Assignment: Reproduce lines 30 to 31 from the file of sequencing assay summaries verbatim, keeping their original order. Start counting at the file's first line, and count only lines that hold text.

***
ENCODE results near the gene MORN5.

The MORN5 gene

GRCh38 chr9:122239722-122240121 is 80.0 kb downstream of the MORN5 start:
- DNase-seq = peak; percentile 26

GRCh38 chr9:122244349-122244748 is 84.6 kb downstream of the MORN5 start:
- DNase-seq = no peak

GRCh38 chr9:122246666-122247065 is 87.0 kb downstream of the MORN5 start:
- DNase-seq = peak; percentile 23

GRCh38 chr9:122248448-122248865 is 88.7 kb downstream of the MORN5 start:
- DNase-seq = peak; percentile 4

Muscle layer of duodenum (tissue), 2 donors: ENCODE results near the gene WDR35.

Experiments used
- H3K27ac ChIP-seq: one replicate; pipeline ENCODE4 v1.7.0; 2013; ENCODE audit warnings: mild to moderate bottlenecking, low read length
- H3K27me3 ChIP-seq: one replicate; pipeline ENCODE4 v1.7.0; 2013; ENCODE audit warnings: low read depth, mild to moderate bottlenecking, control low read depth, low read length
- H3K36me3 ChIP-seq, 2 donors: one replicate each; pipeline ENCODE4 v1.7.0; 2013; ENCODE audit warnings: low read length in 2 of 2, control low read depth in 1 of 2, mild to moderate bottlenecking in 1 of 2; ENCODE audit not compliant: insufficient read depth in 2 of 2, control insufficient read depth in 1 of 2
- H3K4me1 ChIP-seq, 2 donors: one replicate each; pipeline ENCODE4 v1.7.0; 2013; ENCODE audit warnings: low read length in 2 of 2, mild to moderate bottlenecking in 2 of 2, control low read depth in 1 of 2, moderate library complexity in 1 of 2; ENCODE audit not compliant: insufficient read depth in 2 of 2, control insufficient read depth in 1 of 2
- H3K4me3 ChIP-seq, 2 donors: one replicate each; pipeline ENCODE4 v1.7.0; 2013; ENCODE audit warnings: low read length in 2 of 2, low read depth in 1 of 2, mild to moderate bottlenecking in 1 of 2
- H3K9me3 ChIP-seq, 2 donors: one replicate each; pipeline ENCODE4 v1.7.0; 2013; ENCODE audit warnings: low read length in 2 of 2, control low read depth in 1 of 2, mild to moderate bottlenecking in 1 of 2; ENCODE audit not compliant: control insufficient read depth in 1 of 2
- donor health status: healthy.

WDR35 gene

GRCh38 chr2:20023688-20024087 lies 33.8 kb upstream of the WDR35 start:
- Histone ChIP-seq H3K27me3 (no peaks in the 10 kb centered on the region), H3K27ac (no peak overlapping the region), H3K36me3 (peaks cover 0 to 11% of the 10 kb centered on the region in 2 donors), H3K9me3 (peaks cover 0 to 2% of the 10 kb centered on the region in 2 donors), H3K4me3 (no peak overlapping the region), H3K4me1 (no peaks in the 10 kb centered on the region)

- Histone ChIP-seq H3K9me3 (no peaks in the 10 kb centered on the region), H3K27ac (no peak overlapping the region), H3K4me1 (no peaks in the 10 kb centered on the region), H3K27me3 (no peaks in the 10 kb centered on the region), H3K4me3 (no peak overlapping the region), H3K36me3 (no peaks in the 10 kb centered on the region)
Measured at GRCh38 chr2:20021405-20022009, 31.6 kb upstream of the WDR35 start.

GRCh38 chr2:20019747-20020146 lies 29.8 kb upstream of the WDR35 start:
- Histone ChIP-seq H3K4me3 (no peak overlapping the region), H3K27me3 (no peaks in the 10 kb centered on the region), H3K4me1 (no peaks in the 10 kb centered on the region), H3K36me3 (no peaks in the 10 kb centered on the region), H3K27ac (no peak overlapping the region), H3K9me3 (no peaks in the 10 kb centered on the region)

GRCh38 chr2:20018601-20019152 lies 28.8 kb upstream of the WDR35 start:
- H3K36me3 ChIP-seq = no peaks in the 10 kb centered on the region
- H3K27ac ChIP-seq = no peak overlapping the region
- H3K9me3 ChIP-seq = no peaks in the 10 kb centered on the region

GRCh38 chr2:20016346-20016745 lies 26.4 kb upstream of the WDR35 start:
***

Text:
- H3K9me3 ChIP-seq = no peaks in the 10 kb centered on the region

GRCh38 chr2:20016346-20016745 lies 26.4 kb upstream of the WDR35 start: